As dental professionals, we can agree that chewing gum on occasion can have certain benefits. It can remove any remaining food particles that get stuck in your teeth after eating and outside of your brushing routine.
It can also help to give your breath a boost. The American Dental Association has even endorsed sugar-free chewing gum to help patients who experience dry mouth produce saliva, which helps fight dental plaque and tooth cavities.
What is TMJ?
The temporomandibular (tem-puh-roe-man-DIB-u-lur) joint (TMJ) is what connects your skull to the bone in your jaw. A disorder in this particular joint can cause severe pain your jaw area and in the muscles that help your jaw move. We have found that the pain associated with most TMJ disorders is not permanent and can be quickly and non-surgically repaired right here in our office.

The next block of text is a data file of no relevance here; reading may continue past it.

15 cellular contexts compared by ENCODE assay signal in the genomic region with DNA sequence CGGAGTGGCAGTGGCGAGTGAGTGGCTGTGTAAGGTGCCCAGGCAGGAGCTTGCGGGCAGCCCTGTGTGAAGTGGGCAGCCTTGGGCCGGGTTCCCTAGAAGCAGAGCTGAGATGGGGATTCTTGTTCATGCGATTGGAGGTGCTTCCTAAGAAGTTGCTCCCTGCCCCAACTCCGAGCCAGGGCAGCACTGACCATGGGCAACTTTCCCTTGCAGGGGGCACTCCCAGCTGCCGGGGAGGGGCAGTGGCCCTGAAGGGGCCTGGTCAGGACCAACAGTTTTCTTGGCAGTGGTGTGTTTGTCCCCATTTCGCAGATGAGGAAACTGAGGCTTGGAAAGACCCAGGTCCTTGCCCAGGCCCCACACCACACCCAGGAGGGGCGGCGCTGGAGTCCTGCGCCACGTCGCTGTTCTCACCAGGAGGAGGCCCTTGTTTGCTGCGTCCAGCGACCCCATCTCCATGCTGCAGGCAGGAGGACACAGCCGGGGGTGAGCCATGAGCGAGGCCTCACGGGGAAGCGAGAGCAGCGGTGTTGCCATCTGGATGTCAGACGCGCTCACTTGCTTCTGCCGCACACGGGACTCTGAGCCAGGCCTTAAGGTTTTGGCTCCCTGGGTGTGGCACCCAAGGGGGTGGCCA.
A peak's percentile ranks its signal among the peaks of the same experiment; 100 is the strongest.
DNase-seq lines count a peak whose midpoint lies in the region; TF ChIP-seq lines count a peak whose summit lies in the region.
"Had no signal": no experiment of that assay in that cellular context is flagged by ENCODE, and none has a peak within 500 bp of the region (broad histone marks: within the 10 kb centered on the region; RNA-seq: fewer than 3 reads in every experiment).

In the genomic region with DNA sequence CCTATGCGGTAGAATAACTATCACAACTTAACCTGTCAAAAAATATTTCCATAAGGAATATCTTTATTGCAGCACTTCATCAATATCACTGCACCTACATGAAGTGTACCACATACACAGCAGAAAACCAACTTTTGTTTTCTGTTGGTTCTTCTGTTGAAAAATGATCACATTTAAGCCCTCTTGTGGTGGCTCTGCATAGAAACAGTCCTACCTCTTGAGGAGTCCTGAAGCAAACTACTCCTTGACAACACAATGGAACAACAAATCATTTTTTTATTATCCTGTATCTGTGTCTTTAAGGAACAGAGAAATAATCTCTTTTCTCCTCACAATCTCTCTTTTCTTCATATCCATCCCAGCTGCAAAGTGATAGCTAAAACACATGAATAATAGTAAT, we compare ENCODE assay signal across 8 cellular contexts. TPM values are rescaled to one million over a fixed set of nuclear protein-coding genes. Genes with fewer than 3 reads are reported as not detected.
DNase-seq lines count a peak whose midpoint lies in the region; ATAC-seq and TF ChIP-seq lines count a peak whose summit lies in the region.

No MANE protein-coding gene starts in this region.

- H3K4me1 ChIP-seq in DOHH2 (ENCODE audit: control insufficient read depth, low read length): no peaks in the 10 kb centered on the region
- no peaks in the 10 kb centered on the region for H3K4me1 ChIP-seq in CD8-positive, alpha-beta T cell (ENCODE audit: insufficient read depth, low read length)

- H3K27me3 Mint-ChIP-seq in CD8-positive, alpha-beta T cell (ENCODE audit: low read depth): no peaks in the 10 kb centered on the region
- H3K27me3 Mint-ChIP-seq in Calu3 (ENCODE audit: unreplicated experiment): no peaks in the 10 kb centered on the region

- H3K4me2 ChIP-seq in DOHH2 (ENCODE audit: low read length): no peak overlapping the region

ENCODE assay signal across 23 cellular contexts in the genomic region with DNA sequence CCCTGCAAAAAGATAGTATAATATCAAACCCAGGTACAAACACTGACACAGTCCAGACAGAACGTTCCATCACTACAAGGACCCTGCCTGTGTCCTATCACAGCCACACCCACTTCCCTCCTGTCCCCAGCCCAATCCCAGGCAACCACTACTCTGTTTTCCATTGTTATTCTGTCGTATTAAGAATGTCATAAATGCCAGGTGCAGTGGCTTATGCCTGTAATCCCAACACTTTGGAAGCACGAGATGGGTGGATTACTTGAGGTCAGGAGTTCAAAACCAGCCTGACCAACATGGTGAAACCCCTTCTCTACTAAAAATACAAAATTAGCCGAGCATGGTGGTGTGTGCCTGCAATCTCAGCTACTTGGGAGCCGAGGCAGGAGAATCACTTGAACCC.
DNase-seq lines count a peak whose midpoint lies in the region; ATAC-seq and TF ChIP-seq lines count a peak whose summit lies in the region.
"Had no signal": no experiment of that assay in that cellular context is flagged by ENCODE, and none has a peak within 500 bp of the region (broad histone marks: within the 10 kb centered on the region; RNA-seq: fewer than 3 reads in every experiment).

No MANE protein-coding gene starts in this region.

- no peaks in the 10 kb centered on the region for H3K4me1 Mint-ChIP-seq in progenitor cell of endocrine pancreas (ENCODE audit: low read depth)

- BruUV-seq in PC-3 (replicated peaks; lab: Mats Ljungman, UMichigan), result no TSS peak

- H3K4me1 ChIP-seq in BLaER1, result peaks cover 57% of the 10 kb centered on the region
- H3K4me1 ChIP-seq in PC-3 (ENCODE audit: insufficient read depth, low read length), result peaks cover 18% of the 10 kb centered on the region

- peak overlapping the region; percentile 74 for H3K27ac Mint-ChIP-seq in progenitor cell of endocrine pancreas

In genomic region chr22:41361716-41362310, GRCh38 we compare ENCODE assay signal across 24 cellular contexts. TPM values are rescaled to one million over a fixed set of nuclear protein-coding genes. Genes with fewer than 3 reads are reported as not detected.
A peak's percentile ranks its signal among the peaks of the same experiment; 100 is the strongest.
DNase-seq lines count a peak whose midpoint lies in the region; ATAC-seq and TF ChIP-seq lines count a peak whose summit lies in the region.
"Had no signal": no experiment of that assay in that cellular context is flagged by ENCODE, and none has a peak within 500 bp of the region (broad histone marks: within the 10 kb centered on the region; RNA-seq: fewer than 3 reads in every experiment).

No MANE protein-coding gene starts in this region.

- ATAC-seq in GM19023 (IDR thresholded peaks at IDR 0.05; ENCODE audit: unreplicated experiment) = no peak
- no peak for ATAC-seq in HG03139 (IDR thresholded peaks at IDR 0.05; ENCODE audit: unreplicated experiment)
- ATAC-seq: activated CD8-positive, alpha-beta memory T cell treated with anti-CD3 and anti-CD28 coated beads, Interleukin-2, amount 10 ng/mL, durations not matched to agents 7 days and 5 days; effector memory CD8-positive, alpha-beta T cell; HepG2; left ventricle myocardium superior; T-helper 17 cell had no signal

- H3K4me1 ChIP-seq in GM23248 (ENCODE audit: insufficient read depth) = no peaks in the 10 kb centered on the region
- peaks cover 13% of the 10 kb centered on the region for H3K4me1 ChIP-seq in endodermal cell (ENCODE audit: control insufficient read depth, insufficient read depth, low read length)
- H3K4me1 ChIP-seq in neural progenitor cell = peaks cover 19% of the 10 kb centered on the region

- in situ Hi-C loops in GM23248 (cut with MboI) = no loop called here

Surgery is always a last resort, so if you are experiencing any type of discomfort in your jaw muscles or movement, schedule a consultation with us right away. In addition, if you are experiencing any of these symptoms, you may have a TMJ disorder that needs to be treated.
Pain around your ears and throat, inability to chew without pain, pain in your facial tissue, locked jaw – unable to close your mouth, or open your mouth, and of course tenderness and swelling in your jawbone.
How Does Gum Chewing Affect My TMJ?
Chewing gum strains these TMJ joints in your mouth, as well as all of the muscle and tissue in your face. Ultimately, chewing gum repeatedly breaks these joints down and cause pain with simple movements of your face or jaw.
There is no clear evidence that TMJ is directly caused by chewing gum, therefore we recommend keeping it to a minimum. If you have questions about chewing gum and maybe experiencing any of the symptoms here, please give us a call to schedule a consultation with one of our oral hygiene experts.